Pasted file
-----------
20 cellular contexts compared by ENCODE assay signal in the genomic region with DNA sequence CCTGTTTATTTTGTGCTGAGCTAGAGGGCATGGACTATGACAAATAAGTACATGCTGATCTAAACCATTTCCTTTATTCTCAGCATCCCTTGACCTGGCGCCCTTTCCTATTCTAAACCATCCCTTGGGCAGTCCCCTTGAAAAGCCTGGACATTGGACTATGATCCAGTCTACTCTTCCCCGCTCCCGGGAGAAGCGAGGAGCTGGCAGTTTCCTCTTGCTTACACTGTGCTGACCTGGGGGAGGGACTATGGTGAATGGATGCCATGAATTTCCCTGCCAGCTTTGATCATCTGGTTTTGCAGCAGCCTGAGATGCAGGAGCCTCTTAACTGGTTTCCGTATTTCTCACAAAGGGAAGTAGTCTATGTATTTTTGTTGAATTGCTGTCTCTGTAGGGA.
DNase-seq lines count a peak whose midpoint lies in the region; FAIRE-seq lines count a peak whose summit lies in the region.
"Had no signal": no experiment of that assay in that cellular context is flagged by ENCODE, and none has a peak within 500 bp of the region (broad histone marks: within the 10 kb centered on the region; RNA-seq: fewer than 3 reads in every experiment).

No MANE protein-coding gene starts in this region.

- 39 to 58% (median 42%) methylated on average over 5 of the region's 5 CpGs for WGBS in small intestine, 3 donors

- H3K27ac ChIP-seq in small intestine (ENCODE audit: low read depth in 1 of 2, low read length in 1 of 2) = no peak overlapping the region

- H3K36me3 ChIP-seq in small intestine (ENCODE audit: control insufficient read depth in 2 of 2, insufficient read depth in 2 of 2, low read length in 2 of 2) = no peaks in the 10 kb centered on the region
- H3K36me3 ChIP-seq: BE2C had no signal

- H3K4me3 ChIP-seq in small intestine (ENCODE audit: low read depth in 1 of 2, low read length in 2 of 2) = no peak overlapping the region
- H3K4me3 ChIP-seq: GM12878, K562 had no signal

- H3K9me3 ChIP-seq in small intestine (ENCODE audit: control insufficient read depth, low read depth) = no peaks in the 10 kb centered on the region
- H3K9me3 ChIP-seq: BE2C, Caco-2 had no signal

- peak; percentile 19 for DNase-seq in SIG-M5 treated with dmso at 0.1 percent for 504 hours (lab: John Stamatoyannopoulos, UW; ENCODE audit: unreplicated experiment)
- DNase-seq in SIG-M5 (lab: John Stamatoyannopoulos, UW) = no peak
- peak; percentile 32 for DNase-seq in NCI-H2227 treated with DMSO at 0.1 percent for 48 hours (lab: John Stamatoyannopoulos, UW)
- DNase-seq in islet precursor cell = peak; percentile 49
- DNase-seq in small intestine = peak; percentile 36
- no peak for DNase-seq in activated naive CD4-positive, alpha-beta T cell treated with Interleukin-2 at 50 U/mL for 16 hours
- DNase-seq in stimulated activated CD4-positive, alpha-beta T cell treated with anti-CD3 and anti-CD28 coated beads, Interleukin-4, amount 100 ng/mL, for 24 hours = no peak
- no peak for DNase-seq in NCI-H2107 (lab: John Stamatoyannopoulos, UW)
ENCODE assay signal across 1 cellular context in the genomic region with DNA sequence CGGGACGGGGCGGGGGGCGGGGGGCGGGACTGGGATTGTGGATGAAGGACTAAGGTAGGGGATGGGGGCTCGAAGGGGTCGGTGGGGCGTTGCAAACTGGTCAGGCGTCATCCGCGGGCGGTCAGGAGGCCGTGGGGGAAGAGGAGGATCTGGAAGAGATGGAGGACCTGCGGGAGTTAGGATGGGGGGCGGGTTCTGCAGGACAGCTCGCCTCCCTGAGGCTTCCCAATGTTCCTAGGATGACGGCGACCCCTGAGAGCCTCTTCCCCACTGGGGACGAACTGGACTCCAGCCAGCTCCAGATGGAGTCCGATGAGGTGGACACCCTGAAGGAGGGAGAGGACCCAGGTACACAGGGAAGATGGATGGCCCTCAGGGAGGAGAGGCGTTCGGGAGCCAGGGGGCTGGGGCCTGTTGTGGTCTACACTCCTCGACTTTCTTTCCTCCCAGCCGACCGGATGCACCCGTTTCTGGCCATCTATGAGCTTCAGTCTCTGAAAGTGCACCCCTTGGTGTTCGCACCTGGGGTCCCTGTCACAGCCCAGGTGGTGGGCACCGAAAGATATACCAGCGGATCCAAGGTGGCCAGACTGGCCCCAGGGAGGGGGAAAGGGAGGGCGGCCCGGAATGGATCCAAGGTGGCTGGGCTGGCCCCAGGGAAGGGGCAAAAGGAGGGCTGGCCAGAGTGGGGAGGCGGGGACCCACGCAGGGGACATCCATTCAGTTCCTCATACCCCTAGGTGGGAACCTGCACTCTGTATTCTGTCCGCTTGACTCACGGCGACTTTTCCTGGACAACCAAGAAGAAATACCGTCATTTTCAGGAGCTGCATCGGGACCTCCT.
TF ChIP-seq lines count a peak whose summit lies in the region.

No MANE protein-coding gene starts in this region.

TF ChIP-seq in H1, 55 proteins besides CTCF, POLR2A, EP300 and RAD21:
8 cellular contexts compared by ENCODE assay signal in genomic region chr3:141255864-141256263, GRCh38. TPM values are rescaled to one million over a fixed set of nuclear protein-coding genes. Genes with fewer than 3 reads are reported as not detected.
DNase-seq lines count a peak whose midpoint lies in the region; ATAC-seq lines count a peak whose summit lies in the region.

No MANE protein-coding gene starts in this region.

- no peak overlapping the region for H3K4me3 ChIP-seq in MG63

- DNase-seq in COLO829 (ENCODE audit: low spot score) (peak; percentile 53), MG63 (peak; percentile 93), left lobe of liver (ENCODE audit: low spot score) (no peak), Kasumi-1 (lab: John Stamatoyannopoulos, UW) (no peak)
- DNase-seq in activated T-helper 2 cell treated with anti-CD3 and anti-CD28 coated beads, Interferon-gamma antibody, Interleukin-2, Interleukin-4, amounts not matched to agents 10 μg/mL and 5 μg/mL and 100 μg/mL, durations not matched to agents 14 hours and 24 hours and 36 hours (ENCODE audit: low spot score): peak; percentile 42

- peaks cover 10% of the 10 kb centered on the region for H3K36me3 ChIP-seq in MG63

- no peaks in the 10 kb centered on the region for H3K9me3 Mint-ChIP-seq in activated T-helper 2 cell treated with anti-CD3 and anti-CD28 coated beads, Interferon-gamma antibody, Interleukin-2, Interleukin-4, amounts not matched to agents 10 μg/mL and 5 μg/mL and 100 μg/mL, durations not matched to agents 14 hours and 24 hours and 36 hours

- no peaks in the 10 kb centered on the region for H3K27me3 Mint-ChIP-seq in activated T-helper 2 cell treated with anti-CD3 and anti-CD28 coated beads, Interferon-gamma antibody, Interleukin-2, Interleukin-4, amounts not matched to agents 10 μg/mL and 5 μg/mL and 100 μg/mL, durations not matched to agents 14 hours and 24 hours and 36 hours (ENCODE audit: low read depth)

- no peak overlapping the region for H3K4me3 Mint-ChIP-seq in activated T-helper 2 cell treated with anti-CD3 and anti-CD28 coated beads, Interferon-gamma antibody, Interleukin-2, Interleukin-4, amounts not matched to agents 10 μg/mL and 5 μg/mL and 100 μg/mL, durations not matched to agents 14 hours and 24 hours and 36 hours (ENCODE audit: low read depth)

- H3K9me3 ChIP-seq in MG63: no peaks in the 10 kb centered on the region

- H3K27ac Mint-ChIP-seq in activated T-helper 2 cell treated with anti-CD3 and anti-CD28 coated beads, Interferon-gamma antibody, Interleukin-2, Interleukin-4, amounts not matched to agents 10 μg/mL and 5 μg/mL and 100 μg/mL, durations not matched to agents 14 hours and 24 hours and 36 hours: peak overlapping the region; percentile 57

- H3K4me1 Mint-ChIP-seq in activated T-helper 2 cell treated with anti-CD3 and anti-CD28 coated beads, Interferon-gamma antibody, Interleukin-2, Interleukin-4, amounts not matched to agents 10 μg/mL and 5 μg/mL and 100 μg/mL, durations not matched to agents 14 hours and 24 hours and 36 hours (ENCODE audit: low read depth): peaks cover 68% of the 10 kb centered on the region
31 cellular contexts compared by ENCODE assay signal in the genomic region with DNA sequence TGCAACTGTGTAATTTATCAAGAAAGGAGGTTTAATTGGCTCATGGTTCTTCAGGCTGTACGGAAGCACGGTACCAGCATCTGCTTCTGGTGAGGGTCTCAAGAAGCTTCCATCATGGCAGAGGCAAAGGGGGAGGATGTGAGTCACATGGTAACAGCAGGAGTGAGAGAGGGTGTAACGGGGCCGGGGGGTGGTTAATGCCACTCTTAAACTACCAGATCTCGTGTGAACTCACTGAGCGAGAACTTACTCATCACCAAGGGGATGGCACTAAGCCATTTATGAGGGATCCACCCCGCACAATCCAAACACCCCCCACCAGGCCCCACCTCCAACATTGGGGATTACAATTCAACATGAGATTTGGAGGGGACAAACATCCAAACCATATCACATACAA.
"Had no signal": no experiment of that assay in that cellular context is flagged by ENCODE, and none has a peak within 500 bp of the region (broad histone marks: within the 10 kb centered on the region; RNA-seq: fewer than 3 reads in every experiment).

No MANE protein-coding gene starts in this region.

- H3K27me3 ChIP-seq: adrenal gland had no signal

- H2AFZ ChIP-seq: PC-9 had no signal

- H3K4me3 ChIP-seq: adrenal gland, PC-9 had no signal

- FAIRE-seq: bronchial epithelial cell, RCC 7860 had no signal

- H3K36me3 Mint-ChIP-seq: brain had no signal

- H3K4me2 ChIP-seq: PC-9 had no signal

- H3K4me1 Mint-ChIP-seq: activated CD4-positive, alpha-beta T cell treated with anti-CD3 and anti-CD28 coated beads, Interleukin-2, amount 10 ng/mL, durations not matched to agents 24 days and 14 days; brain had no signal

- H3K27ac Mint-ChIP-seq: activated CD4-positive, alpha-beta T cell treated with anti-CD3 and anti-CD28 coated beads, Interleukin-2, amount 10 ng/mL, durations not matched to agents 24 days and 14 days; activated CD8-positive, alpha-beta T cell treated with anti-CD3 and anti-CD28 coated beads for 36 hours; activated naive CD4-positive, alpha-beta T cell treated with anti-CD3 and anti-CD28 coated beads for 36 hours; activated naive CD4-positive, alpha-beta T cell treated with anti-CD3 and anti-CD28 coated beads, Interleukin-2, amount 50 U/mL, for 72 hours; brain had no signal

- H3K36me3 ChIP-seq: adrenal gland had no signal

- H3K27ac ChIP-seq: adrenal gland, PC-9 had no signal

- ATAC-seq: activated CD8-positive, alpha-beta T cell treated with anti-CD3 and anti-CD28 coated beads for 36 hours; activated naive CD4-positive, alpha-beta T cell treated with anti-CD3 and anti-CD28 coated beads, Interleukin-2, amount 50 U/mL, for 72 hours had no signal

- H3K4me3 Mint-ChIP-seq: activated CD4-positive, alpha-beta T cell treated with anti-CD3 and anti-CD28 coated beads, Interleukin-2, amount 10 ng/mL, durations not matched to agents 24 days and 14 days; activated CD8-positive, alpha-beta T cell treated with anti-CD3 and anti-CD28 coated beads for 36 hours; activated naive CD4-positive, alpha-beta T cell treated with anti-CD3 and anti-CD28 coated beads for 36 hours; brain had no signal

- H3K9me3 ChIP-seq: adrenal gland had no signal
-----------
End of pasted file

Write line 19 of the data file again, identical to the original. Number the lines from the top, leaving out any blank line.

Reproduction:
- DNase-seq in stimulated activated CD4-positive, alpha-beta T cell treated with anti-CD3 and anti-CD28 coated beads, Interleukin-4, amount 100 ng/mL, for 24 hours = no peak